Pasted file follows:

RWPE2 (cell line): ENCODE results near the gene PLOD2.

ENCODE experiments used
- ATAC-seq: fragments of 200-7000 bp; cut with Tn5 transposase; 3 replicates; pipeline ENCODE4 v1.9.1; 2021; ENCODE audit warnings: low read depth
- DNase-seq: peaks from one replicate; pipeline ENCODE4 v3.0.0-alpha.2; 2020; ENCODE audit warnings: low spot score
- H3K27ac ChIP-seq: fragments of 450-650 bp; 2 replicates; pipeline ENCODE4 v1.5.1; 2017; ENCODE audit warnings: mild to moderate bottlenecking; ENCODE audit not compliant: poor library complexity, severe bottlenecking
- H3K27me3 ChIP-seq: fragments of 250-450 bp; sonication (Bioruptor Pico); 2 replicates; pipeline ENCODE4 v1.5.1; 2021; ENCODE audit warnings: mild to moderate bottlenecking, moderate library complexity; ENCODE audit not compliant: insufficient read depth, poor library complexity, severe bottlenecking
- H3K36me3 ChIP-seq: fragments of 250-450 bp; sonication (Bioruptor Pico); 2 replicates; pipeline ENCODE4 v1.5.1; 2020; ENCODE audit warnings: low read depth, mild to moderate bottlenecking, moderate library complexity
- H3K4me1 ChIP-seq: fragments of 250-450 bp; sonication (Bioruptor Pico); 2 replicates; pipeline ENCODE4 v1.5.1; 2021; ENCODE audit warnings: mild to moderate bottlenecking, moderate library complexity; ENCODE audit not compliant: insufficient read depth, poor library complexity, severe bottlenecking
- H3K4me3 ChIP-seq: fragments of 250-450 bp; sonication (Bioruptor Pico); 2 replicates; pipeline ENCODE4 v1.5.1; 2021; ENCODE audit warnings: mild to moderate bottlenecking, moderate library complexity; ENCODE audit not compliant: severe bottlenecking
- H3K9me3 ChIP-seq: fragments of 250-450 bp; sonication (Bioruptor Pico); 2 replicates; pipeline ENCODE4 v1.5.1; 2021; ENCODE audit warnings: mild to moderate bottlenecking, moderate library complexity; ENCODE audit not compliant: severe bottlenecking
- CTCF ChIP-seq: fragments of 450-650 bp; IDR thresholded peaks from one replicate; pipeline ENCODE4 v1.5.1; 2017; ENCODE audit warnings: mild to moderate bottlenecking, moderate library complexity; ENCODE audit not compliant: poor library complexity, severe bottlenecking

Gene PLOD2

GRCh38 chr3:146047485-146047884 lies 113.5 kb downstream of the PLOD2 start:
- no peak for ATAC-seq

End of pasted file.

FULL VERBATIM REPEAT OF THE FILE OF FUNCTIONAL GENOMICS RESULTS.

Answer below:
RWPE2 (cell line): ENCODE results near the gene PLOD2.

ENCODE experiments used
- ATAC-seq: fragments of 200-7000 bp; cut with Tn5 transposase; 3 replicates; pipeline ENCODE4 v1.9.1; 2021; ENCODE audit warnings: low read depth
- DNase-seq: peaks from one replicate; pipeline ENCODE4 v3.0.0-alpha.2; 2020; ENCODE audit warnings: low spot score
- H3K27ac ChIP-seq: fragments of 450-650 bp; 2 replicates; pipeline ENCODE4 v1.5.1; 2017; ENCODE audit warnings: mild to moderate bottlenecking; ENCODE audit not compliant: poor library complexity, severe bottlenecking
- H3K27me3 ChIP-seq: fragments of 250-450 bp; sonication (Bioruptor Pico); 2 replicates; pipeline ENCODE4 v1.5.1; 2021; ENCODE audit warnings: mild to moderate bottlenecking, moderate library complexity; ENCODE audit not compliant: insufficient read depth, poor library complexity, severe bottlenecking
- H3K36me3 ChIP-seq: fragments of 250-450 bp; sonication (Bioruptor Pico); 2 replicates; pipeline ENCODE4 v1.5.1; 2020; ENCODE audit warnings: low read depth, mild to moderate bottlenecking, moderate library complexity
- H3K4me1 ChIP-seq: fragments of 250-450 bp; sonication (Bioruptor Pico); 2 replicates; pipeline ENCODE4 v1.5.1; 2021; ENCODE audit warnings: mild to moderate bottlenecking, moderate library complexity; ENCODE audit not compliant: insufficient read depth, poor library complexity, severe bottlenecking
- H3K4me3 ChIP-seq: fragments of 250-450 bp; sonication (Bioruptor Pico); 2 replicates; pipeline ENCODE4 v1.5.1; 2021; ENCODE audit warnings: mild to moderate bottlenecking, moderate library complexity; ENCODE audit not compliant: severe bottlenecking
- H3K9me3 ChIP-seq: fragments of 250-450 bp; sonication (Bioruptor Pico); 2 replicates; pipeline ENCODE4 v1.5.1; 2021; ENCODE audit warnings: mild to moderate bottlenecking, moderate library complexity; ENCODE audit not compliant: severe bottlenecking
- CTCF ChIP-seq: fragments of 450-650 bp; IDR thresholded peaks from one replicate; pipeline ENCODE4 v1.5.1; 2017; ENCODE audit warnings: mild to moderate bottlenecking, moderate library complexity; ENCODE audit not compliant: poor library complexity, severe bottlenecking

Gene PLOD2

GRCh38 chr3:146047485-146047884 lies 113.5 kb downstream of the PLOD2 start:
- no peak for ATAC-seq